How 1,500 Nuclear-Powered Water Desalination Plants Could Save The World From Desertification

Jul 14, 2019 –
James Conca Contributor
James Conca

About 20% of the world’s population has no access to safe drinking water, and this number will increase as the population continues to grow and global freshwater sources continue to decline. The worst-affected areas are the arid and semiarid regions of Asia, the Middle East and North Africa.

California is entering a long period of recurring megadroughts, in direct conflict with its burgeoning population and huge agricultural industry. Shown here is a cornfield recently succumbing to drought. There have been many schemes to bring more water to the state, but it’s best to go with desalinating seawater powered by nuclear. BOB NICHOLS, USDA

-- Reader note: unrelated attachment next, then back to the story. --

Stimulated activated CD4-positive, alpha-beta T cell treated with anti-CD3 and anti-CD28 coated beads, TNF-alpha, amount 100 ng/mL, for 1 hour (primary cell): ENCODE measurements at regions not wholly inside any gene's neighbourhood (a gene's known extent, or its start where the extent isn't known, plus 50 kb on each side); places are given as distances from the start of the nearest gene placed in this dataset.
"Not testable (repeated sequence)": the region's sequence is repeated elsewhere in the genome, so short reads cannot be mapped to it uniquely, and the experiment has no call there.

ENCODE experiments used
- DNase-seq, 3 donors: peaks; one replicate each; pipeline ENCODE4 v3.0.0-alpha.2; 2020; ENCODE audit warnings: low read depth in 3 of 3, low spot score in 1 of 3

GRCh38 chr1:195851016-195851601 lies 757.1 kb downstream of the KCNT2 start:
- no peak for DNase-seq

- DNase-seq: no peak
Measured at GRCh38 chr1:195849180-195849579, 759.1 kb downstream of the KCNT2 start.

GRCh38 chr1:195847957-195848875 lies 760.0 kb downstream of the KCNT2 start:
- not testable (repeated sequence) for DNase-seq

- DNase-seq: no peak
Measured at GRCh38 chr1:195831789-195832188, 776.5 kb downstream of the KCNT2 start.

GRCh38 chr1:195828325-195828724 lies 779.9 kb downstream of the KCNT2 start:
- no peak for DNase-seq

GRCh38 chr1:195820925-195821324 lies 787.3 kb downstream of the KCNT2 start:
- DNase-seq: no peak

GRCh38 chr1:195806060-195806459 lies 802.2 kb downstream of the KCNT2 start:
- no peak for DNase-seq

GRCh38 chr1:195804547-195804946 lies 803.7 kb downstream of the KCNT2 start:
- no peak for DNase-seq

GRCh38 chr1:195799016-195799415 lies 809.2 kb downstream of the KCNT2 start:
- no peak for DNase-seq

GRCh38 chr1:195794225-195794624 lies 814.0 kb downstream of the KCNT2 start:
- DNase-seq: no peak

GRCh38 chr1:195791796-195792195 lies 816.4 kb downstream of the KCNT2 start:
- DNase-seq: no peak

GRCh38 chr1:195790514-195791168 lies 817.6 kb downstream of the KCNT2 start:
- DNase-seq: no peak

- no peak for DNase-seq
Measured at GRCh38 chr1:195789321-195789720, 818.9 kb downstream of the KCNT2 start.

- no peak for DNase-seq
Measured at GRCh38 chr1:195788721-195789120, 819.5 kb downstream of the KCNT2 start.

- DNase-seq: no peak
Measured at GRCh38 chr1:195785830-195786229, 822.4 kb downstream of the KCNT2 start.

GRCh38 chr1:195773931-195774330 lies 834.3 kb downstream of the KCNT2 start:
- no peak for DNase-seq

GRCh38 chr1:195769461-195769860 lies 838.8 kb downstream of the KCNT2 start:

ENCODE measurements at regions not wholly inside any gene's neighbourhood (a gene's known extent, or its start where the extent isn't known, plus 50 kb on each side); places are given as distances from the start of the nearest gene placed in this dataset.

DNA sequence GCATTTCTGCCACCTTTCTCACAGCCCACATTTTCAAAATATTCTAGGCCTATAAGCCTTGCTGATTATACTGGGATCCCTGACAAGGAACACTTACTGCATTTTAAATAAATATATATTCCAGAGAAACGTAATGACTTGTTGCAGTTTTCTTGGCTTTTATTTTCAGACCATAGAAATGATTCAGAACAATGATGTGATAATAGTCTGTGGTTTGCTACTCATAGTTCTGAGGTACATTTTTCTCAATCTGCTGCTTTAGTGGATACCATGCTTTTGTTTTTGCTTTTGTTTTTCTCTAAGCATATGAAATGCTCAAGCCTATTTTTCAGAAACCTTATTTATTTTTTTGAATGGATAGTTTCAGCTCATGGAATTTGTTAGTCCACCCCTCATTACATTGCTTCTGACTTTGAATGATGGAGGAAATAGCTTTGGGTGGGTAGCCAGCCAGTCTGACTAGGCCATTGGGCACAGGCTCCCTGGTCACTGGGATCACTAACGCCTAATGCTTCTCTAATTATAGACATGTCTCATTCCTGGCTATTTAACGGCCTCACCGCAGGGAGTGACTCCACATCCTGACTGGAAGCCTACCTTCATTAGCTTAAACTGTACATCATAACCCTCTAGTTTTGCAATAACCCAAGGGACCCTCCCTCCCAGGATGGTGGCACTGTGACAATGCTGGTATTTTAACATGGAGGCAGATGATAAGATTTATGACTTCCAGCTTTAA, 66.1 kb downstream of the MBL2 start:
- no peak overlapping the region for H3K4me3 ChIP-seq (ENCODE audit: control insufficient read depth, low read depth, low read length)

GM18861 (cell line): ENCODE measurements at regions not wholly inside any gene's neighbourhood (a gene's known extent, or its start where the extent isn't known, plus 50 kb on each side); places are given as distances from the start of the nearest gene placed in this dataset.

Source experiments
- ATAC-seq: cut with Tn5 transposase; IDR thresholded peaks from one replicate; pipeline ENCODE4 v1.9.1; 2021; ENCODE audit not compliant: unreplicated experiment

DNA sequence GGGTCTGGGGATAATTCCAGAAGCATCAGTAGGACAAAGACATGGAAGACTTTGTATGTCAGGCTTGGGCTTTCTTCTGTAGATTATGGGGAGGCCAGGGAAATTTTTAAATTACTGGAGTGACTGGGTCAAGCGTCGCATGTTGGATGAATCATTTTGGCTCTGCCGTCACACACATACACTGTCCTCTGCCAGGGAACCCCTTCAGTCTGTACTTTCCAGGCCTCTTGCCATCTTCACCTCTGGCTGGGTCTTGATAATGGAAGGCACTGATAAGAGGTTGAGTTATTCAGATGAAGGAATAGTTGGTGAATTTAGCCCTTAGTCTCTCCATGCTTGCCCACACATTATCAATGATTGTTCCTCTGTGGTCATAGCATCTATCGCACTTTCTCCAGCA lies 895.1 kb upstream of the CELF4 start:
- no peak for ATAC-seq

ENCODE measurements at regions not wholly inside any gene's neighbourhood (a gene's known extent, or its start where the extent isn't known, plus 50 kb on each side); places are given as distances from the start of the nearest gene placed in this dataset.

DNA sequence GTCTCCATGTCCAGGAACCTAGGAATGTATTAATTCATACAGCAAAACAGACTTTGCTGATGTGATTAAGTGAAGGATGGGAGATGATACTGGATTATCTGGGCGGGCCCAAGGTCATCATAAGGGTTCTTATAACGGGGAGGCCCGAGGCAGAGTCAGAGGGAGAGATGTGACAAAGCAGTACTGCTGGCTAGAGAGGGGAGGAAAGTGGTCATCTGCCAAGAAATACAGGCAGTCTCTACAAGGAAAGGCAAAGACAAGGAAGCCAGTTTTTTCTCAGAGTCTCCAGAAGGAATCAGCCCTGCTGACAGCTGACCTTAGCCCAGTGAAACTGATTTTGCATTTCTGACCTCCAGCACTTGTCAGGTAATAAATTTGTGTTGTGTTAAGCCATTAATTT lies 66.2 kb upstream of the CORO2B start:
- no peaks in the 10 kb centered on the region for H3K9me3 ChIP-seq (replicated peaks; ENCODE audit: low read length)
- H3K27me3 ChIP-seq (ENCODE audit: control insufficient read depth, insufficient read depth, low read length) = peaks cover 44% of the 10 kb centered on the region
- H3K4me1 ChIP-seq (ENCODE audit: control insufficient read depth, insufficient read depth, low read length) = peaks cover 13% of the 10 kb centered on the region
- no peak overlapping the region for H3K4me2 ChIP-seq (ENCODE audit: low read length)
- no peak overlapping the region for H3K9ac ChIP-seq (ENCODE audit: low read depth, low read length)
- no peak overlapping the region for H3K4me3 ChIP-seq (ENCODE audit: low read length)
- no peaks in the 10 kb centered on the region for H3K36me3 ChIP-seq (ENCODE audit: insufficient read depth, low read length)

UNESCO has reported that the freshwater shortfall worldwide will rise to 500 trillion gallons/yr by 2025. They expect water wars to break out in the near-future. The World Economic Forum says that shortage of fresh water may be the primary global threat in the next decade.

But 500 trillion gallons/year only requires about 1,500 seawater desalination plants like the ones being built in California and Saudi Arabia. At a billion dollars a pop, that’s a lot cheaper than war and starvation.

Unfortunately, we presently desalinate only 10 trillion gallons/year worldwide.

As reported in the Tri-City Herald and NYTimes, stock exchange mutual funds have even formed surrounding water scarcity and have done quite well, like the AllianzGI Global Water Fund. This fund has averaged almost 10% since 2010 compared to under 6% for its average peer fund. These companies mainly deliver, test and clean drinking water.